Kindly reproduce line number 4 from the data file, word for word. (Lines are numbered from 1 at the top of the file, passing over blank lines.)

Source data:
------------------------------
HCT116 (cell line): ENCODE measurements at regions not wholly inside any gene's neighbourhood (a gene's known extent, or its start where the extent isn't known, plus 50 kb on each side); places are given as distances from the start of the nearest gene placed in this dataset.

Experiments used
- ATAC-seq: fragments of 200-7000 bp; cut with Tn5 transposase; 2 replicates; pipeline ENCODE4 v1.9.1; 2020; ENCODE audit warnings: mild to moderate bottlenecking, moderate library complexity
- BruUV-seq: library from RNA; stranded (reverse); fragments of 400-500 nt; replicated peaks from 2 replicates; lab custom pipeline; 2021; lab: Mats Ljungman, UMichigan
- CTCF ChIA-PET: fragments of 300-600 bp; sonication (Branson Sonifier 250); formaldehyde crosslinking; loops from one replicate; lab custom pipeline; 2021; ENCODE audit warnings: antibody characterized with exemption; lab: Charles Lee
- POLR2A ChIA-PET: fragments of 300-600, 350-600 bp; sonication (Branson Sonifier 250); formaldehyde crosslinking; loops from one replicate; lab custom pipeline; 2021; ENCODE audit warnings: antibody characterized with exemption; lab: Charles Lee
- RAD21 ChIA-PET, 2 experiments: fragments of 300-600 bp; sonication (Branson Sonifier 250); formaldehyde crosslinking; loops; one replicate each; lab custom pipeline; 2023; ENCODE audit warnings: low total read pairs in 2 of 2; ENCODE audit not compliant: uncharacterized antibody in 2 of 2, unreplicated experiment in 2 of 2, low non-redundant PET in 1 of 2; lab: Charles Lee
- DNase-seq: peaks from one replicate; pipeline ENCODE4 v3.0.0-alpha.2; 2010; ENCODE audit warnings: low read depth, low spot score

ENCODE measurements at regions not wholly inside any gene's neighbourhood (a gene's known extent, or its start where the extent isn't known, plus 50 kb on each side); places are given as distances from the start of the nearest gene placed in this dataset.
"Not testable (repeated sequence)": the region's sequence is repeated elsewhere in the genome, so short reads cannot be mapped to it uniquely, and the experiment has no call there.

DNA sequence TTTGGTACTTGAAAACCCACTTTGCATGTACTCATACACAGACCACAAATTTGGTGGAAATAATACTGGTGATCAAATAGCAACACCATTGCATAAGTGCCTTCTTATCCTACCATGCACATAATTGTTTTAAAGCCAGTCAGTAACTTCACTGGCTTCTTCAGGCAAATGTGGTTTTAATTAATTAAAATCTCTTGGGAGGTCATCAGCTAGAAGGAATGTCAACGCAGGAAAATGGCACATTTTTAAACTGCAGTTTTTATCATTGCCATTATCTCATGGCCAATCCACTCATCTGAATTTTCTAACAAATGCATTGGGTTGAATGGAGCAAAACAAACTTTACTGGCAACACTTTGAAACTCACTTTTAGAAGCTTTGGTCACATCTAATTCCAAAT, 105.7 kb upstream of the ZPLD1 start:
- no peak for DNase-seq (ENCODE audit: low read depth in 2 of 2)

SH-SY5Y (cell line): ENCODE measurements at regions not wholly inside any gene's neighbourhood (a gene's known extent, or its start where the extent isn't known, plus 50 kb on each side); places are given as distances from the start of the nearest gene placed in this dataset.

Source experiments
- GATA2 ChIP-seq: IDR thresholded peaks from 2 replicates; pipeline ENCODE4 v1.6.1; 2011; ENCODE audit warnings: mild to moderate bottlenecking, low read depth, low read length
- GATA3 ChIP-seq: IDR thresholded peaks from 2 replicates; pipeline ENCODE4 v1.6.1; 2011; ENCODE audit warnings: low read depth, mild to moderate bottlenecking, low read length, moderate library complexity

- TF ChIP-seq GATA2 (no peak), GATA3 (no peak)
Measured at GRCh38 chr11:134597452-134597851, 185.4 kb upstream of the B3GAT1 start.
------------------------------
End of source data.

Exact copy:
- BruUV-seq: library from RNA; stranded (reverse); fragments of 400-500 nt; replicated peaks from 2 replicates; lab custom pipeline; 2021; lab: Mats Ljungman, UMichigan